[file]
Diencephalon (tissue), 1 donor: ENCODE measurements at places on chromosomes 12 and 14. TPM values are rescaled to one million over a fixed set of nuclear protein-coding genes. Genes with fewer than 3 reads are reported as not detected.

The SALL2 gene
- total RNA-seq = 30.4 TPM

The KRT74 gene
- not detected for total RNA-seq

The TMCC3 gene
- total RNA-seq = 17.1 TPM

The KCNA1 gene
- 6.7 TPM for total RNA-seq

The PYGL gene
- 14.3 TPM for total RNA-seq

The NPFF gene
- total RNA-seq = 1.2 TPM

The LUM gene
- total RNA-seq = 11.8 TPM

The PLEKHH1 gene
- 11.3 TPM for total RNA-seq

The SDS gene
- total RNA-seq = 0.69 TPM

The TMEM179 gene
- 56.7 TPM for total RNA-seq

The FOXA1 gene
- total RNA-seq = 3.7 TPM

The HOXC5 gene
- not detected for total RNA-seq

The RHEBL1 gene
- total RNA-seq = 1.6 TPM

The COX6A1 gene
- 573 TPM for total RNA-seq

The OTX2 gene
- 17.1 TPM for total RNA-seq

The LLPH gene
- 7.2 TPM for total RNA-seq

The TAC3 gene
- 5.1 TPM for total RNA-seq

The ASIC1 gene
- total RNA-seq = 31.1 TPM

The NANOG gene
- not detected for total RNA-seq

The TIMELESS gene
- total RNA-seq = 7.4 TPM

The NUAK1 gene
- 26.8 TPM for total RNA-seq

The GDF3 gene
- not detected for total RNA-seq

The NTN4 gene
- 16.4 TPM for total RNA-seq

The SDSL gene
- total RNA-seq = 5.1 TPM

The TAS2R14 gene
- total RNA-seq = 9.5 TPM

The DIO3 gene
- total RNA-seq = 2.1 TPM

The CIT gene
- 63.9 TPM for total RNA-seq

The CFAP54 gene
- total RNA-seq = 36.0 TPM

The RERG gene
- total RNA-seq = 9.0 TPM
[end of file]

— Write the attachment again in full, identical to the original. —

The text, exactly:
Diencephalon (tissue), 1 donor: ENCODE measurements at places on chromosomes 12 and 14. TPM values are rescaled to one million over a fixed set of nuclear protein-coding genes. Genes with fewer than 3 reads are reported as not detected.

The SALL2 gene
- total RNA-seq = 30.4 TPM

The KRT74 gene
- not detected for total RNA-seq

The TMCC3 gene
- total RNA-seq = 17.1 TPM

The KCNA1 gene
- 6.7 TPM for total RNA-seq

The PYGL gene
- 14.3 TPM for total RNA-seq

The NPFF gene
- total RNA-seq = 1.2 TPM

The LUM gene
- total RNA-seq = 11.8 TPM

The PLEKHH1 gene
- 11.3 TPM for total RNA-seq

The SDS gene
- total RNA-seq = 0.69 TPM

The TMEM179 gene
- 56.7 TPM for total RNA-seq

The FOXA1 gene
- total RNA-seq = 3.7 TPM

The HOXC5 gene
- not detected for total RNA-seq

The RHEBL1 gene
- total RNA-seq = 1.6 TPM

The COX6A1 gene
- 573 TPM for total RNA-seq

The OTX2 gene
- 17.1 TPM for total RNA-seq

The LLPH gene
- 7.2 TPM for total RNA-seq

The TAC3 gene
- 5.1 TPM for total RNA-seq

The ASIC1 gene
- total RNA-seq = 31.1 TPM

The NANOG gene
- not detected for total RNA-seq

The TIMELESS gene
- total RNA-seq = 7.4 TPM

The NUAK1 gene
- 26.8 TPM for total RNA-seq

The GDF3 gene
- not detected for total RNA-seq

The NTN4 gene
- 16.4 TPM for total RNA-seq

The SDSL gene
- total RNA-seq = 5.1 TPM

The TAS2R14 gene
- total RNA-seq = 9.5 TPM

The DIO3 gene
- total RNA-seq = 2.1 TPM

The CIT gene
- 63.9 TPM for total RNA-seq

The CFAP54 gene
- total RNA-seq = 36.0 TPM

The RERG gene
- total RNA-seq = 9.0 TPM